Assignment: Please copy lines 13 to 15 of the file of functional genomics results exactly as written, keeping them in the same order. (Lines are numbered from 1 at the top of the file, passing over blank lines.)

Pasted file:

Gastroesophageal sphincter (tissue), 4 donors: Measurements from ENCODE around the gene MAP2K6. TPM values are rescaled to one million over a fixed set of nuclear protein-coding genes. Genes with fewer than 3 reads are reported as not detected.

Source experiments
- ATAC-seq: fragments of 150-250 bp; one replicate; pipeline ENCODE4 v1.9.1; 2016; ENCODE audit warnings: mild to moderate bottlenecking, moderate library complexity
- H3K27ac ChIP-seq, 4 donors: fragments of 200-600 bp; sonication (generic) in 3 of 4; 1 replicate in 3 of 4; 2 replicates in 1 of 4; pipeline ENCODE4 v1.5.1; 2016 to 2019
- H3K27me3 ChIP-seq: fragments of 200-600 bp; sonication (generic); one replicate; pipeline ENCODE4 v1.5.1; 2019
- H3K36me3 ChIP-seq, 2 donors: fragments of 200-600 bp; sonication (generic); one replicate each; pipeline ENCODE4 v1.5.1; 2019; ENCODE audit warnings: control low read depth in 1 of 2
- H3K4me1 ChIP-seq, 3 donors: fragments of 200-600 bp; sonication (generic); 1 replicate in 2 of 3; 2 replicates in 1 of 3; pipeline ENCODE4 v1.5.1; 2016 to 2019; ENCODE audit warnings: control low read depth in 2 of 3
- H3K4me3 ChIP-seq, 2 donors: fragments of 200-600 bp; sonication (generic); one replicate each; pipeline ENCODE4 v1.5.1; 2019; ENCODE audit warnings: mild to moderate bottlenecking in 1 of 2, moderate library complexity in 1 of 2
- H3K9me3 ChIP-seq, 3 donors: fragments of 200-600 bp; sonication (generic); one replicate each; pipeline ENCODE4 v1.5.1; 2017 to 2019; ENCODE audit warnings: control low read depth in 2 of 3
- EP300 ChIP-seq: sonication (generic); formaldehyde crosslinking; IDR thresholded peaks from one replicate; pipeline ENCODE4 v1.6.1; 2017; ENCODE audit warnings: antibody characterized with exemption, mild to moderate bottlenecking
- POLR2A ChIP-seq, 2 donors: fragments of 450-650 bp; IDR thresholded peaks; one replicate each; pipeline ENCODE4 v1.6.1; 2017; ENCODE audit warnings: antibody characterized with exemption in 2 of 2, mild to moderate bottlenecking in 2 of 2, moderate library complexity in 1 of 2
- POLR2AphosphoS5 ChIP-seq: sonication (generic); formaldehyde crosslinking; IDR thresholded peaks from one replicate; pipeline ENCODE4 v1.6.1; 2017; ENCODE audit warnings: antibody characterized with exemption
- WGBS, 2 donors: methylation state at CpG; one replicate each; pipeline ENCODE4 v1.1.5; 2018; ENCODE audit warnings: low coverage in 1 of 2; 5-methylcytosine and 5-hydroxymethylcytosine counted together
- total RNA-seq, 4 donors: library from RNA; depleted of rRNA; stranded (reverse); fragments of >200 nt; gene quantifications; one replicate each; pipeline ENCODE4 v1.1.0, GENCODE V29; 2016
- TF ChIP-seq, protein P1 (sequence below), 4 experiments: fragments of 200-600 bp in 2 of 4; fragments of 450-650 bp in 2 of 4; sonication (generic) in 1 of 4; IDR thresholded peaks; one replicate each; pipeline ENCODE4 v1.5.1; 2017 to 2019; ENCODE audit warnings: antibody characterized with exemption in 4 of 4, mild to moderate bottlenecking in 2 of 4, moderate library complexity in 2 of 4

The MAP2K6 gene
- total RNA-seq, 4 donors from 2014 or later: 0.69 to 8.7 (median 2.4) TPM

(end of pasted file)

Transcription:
- WGBS, 2 donors: methylation state at CpG; one replicate each; pipeline ENCODE4 v1.1.5; 2018; ENCODE audit warnings: low coverage in 1 of 2; 5-methylcytosine and 5-hydroxymethylcytosine counted together
- total RNA-seq, 4 donors: library from RNA; depleted of rRNA; stranded (reverse); fragments of >200 nt; gene quantifications; one replicate each; pipeline ENCODE4 v1.1.0, GENCODE V29; 2016
- TF ChIP-seq, protein P1 (sequence below), 4 experiments: fragments of 200-600 bp in 2 of 4; fragments of 450-650 bp in 2 of 4; sonication (generic) in 1 of 4; IDR thresholded peaks; one replicate each; pipeline ENCODE4 v1.5.1; 2017 to 2019; ENCODE audit warnings: antibody characterized with exemption in 4 of 4, mild to moderate bottlenecking in 2 of 4, moderate library complexity in 2 of 4